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Antitrust M&A Snapshot | Q2 2021

In the United States, aggressive antitrust enforcement is likely to continue with the appointment of Lina Khan as Federal Trade Commission (FTC) Chair and the nomination of Jonathan Kanter to lead the Department of Justice’s (DOJ) Antitrust Division. The premerger notification landscape continues to shift as filings reach another record high. Technology companies remain in the “hot seat” as legislators in the US House of Representatives introduced five antitrust reform bills that would change the enforcement landscape for digital platforms, including seeking to preclude large digital platform companies from acquiring smaller, nascent competitors. And the US Department of Justice is making good on President Biden’s pledge to regulate “Big Ag” by challenging Zen-Noh Grain Corporation’s proposed acquisition of 38 grain elevators from Bunge North America, Inc.

Meanwhile, in Q1 2021, the European Commission (Commission) published its Guidance on Article 22 of the EU Merger Regulation. The Guidance encourages the EU Member States to refer certain transactions to the Commission even if the transaction is not notifiable under the laws of the referring Member State(s). In Q2, not long after the issuance of the Guidance, the Commission received its first referral request to assess the proposed acquisition of GRAIL by Illumina. In light of the growing global debate on the need for more effective merger control, EU Competition Commissioner Margrethe Vestager confirmed that the Commission will not soften EU merger policy going forward. The Commission’s statement was made despite the fact no deals have been blocked by the Commission in about the last two years.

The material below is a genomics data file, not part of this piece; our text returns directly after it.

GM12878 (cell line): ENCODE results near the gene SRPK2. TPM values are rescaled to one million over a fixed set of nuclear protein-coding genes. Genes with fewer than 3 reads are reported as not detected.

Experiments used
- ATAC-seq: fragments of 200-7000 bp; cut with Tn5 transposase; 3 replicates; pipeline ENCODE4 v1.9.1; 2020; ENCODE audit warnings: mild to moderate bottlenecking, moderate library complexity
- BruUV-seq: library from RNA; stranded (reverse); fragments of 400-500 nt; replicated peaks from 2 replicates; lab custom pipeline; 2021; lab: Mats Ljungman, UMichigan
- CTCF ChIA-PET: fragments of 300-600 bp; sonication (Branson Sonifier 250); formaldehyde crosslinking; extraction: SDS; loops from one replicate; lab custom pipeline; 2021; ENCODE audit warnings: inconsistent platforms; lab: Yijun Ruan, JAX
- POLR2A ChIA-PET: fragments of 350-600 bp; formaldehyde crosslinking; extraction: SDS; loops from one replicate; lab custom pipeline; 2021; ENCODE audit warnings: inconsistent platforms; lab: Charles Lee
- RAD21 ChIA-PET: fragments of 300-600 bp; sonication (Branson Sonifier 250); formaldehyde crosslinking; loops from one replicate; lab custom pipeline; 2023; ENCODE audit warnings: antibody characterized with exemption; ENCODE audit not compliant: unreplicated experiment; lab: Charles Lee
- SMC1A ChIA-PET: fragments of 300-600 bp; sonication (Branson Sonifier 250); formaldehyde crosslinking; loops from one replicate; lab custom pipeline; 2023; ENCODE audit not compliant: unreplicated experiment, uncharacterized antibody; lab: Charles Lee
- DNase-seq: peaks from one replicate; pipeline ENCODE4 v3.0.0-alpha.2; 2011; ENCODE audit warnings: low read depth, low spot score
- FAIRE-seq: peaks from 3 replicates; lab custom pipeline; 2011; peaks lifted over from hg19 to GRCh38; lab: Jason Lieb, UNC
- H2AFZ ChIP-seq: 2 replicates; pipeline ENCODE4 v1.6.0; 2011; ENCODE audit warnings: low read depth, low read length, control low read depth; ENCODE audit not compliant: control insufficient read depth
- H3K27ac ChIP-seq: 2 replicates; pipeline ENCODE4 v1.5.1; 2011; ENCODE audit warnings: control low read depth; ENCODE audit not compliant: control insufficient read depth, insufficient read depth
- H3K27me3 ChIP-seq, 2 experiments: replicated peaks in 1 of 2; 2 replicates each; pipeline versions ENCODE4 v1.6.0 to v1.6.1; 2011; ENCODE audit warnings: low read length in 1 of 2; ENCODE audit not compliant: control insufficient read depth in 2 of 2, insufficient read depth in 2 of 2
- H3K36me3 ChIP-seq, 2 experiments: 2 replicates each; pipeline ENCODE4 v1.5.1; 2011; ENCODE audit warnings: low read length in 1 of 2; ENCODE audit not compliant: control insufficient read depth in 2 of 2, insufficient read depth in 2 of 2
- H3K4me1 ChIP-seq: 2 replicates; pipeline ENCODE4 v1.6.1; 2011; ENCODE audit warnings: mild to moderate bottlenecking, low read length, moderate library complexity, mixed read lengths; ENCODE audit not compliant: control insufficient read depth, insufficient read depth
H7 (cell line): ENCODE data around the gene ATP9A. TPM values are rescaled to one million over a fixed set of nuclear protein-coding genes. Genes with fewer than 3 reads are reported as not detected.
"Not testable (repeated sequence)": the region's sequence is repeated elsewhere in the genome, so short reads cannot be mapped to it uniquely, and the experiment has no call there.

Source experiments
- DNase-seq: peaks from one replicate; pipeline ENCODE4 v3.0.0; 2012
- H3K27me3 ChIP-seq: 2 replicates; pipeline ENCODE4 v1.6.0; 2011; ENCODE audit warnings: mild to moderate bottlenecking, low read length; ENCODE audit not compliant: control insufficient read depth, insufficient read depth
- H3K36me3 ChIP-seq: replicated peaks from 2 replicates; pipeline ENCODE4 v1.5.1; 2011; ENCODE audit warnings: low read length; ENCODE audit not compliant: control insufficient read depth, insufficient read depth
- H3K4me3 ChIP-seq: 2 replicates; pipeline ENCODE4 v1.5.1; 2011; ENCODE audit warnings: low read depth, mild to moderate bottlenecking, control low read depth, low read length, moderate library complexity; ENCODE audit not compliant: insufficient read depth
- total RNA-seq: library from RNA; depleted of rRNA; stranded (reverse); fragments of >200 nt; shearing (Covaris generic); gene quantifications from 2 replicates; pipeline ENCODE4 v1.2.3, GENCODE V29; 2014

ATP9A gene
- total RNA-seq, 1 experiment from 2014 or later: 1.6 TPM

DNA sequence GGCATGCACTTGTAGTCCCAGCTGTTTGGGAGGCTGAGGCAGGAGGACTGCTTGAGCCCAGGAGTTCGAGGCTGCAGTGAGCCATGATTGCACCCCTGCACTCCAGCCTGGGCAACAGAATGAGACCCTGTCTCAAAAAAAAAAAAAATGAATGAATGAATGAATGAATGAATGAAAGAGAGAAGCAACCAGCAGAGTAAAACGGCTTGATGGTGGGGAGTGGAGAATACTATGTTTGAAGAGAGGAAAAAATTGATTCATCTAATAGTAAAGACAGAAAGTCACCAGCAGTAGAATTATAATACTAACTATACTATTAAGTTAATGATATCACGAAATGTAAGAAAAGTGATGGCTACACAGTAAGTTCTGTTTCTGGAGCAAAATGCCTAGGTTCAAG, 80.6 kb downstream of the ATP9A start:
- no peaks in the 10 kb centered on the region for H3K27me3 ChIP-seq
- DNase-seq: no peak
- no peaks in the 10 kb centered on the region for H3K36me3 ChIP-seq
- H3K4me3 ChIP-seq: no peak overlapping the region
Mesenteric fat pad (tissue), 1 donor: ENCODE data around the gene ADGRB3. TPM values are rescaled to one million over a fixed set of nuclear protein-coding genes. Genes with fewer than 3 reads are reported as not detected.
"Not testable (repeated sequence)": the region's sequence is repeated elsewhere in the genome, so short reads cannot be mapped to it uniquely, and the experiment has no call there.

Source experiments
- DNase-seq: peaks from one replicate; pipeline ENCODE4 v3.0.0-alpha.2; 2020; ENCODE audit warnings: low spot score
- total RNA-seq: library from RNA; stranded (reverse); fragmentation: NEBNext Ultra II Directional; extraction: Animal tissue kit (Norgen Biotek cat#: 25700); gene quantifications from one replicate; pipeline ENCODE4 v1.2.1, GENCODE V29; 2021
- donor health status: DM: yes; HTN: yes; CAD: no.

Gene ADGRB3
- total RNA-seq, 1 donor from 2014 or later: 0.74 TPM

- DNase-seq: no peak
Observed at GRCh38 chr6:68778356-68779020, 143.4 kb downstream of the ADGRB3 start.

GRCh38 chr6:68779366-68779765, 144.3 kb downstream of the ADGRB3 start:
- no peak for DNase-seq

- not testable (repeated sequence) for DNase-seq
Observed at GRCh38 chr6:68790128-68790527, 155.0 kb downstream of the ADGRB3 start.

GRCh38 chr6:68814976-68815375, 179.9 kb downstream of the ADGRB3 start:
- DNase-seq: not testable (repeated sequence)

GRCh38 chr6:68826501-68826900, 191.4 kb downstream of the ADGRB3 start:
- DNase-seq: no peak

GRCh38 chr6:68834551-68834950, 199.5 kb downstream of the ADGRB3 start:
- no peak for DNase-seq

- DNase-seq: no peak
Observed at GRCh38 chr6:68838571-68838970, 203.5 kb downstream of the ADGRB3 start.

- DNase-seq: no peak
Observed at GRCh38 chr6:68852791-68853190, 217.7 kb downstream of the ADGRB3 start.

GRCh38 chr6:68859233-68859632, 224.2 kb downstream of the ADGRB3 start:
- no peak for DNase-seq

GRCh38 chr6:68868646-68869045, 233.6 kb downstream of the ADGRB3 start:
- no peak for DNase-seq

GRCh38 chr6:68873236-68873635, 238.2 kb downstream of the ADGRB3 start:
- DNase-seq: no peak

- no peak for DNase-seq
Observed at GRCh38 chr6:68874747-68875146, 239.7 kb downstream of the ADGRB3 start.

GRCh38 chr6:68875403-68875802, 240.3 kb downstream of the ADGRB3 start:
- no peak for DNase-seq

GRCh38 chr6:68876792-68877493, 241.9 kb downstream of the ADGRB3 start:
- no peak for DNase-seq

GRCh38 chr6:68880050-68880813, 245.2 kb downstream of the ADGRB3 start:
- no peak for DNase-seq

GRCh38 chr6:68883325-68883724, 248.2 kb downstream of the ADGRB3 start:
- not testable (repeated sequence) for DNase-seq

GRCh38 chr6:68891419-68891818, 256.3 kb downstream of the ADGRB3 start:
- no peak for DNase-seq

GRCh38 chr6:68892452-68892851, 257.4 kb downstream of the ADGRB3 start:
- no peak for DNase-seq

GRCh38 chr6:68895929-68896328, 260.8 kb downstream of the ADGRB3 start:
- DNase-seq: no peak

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FTC Continues To Zero In On Problematic M&A Noncompetes

Since September 2019, the Federal Trade Commission has challenged noncompete provisions in at least three transactions. These challenges demonstrate that the FTC will challenge noncompete provisions even when it concludes that the underlying transaction raises no substantive antitrust issues and when the provision relates to
minority investments.

Noncompete provisions help protect a buyer’s significant investment in an acquired business by restricting the seller from turning around and starting a new business that devalues the business sold. Although noncompete clauses often play a vital role in mergers and acquisitions, they are not immune from antitrust scrutiny. The recent challenges to noncompete provisions show that the FTC and other antitrust enforcers are closely scrutinizing noncompetes and will not hesitate to challenge problematic provisions — whether standalone or as part of a larger challenge to a transaction.

Parties to a commercial transaction, however, can easily manage these risks by carefully tailoring the scope of the noncompete to the transaction at hand. This article reviews recent enforcement actions involving noncompetes and provides practical guidance for mitigating antitrust risk associated with these valuable provisions.

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THE LATEST: DOJ Price-Fixing Probe Demonstrates That Deal Risk Is Not the Only Antitrust Concern Merging Parties Should Keep in Mind